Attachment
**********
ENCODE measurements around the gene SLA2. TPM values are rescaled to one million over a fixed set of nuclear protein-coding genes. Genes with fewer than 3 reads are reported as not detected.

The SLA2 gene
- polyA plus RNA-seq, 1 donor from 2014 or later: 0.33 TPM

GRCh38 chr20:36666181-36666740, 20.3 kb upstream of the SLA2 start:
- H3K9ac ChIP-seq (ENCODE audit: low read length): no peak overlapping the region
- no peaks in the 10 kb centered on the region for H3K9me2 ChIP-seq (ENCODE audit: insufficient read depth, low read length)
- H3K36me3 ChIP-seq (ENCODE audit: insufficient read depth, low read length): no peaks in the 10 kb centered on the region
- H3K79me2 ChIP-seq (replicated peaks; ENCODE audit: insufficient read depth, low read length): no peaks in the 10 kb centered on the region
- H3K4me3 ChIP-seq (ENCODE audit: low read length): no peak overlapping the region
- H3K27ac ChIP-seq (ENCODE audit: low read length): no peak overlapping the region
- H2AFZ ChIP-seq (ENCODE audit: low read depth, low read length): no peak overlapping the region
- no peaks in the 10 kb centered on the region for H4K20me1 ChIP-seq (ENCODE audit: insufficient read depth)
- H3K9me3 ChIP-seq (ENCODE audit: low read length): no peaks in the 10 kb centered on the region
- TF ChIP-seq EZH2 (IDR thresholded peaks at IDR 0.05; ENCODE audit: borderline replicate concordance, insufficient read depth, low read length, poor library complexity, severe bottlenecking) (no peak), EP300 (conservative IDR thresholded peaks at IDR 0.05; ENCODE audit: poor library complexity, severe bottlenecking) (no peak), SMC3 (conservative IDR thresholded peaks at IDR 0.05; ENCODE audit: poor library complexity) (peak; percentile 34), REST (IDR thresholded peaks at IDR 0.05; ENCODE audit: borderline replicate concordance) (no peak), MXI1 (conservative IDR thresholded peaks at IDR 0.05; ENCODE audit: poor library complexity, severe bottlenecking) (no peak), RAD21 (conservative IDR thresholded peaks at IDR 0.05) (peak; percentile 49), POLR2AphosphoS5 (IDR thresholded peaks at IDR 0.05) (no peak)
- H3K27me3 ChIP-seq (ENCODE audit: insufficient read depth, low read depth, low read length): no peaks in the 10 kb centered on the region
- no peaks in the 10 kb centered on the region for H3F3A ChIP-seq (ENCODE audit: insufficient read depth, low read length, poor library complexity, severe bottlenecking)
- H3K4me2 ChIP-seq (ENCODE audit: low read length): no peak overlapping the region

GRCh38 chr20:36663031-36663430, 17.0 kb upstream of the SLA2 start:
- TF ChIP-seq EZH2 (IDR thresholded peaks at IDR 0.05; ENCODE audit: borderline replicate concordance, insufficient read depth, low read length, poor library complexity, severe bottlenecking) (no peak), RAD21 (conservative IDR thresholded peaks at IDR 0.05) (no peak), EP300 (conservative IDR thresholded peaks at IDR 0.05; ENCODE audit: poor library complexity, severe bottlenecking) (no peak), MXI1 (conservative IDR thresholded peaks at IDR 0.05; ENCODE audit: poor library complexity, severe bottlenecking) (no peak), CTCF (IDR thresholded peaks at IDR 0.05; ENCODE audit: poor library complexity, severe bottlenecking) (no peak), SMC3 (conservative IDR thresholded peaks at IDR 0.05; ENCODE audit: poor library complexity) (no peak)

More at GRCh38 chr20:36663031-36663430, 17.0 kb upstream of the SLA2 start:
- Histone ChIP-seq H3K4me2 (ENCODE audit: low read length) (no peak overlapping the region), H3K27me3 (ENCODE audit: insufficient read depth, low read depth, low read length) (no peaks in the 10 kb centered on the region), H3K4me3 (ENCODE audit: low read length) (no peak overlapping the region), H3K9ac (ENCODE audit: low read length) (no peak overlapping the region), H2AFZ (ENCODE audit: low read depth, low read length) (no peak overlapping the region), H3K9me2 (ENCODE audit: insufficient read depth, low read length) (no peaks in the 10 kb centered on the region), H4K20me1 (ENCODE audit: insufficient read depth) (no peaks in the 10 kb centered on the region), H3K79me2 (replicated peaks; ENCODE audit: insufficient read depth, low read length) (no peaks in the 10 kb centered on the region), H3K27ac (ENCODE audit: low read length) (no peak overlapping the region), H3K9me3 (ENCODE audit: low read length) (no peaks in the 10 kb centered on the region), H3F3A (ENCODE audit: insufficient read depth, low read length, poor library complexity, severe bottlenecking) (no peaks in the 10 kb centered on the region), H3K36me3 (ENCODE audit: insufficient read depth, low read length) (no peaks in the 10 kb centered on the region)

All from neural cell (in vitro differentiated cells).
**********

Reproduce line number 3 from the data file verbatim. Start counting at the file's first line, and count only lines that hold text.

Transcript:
- polyA plus RNA-seq, 1 donor from 2014 or later: 0.33 TPM